As Autumn slowly transforms into Winter the squirrels in my local park busy gathering the abundant nuts for the hungry season.  A squirrel will find a nut, then hoards it by burying it in the ground.  It is a chaotic process as squirrels find each others hidden nut hoard and bury the nuts in a new location, a process that predictably results in some nuts being forgotten and thus enjoying the blessing of growing into trees thanks to the squirrels activities.

Survival activity

Hoarding is a survival activity, the difference between if a squirrel lives or dies in the British winter.  Many people need to hoard rubbish or clutter because the individual is anxious through some insecurity.  In any emergency people empty shop shelves and hoard their food.  Banks during the Credit Crisis hoarded their money so that credit for business and resident dried up.

Internet information hoarding

I exchanged comment with a reader of Liberated Way on why there is inertia on internet forums, the lack of activity of thousands of registered members resulting in internet graveyards.  The reader suggested that many internet sites were places where people hoarded information rather than participated in dynamic interaction.  It is apparent that rather than using the internet as a tool of interaction, many people are like squirrels and hoard information.  This is a problem I experienced with my bookmarks, I hoarded hundreds of links to interesting internet information, I was becoming an internet squirrel cluttering up my browser with a confusing pile of information links.

Nature wastes nothing

Nature is dynamic, nature wastes nothing.  Either squirrels will eat the buried hoard of nuts, or other living things will devour the nuts, or the nuts will grow into trees.  Only amongst humanity can clutter gather that will never be used.  Knowledge is like nuts, use information, or it is useless junk.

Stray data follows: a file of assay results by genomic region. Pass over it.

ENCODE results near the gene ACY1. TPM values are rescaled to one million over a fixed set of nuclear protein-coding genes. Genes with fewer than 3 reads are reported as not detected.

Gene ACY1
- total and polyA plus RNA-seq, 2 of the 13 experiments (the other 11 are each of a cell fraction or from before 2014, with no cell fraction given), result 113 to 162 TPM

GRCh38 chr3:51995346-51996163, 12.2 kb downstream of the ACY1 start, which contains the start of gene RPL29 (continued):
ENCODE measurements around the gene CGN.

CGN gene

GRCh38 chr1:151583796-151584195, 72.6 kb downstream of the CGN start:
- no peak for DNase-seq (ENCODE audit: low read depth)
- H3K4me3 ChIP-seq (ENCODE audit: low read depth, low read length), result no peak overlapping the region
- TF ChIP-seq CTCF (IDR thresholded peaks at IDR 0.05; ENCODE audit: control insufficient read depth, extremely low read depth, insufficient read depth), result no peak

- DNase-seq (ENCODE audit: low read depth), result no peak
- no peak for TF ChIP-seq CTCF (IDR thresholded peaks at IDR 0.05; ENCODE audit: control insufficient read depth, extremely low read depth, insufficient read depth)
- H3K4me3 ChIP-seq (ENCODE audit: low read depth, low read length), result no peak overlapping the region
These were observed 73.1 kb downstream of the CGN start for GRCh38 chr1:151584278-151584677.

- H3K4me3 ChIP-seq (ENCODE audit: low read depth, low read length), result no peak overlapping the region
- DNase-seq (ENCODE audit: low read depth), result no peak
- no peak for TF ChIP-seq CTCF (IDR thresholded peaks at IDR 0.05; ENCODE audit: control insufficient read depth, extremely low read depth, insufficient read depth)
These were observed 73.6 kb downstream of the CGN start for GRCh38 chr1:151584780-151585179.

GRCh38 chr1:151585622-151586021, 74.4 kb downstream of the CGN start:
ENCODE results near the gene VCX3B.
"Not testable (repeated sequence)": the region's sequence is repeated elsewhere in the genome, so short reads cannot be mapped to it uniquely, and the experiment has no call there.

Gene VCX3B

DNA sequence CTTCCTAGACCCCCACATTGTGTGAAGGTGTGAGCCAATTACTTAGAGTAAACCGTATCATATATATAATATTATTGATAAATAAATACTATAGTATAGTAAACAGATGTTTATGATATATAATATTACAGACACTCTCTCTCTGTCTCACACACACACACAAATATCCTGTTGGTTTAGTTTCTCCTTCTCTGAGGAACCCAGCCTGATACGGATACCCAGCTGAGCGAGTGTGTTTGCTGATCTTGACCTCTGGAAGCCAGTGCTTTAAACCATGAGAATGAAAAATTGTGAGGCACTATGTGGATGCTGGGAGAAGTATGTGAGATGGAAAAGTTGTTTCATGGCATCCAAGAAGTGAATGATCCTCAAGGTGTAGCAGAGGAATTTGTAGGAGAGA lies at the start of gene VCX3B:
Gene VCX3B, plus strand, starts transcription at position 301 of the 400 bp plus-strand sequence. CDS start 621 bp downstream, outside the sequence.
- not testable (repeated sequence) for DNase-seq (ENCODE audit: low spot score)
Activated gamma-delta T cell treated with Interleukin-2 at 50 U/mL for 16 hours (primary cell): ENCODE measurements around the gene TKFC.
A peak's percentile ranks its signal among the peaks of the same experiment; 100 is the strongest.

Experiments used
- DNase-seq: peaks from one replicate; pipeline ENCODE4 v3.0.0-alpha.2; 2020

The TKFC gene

I avoid internet content aggregators

One of the dislikes I have of Facebook, Google +, Yahoo or LinkedIn was they are content aggregators, dustbins of collected information nobody will ever use, an abyss where billions of internet users hoarded useless and dead information.  My position is that either a thing is useful or I eliminate it, thus this is one of the reasons I avoid the content aggregators.

I close 4 Twitter accounts

My attention turned to Twitter.  I closed down four Twitter accounts today, including the Liberated Way Twitter account, leaving only my business Twitter account active.  My business Twitter account attracts and coördinates my business activities, thus it is useful, but to act like a squirrel dumping junk on my Twitter account which few will read is a waste of my life.  The loss of the Liberated Way Twitter feed resulted in the immediate loss of 83 followers to my blog.


My approach to life is simplicity and liberty free of junk.  I am no longer an internet squirrel.

The limit of technology

Being the master rather than a slave to technology.


Be the master of your technology, avoid dependency.

I am clumsy this morning, perhaps due to my tiredness, I somehow without a click of a mouse whilst editing a blog post hit the “publish” button.  I watched in horror as a rubbish half-finished blog post became published, sending itself to over 1000 e-mail accounts.  I deleted the post in question, and this post replaces it.

Technology moves so fast, now designed to predict your next moves, and is getting complex.  It is easy to make an error doing a bank transaction for instance, due to a glitch on your computer, a distraction or an internet loss of connection, sending the wrong amount of money to the wrong person, and the chance you will never get that money back.

The failure of an Amazon data centre server recently meant some major websites went offline.  Occasionally the financial markets have to suspend trading because their computer systems fail. The recent spying revelations leaves the individual wondering if their own cell phone is their friend or an agent working for the State.  Everyone is so reliant upon information technology that a failure or an error can have devastating consequences.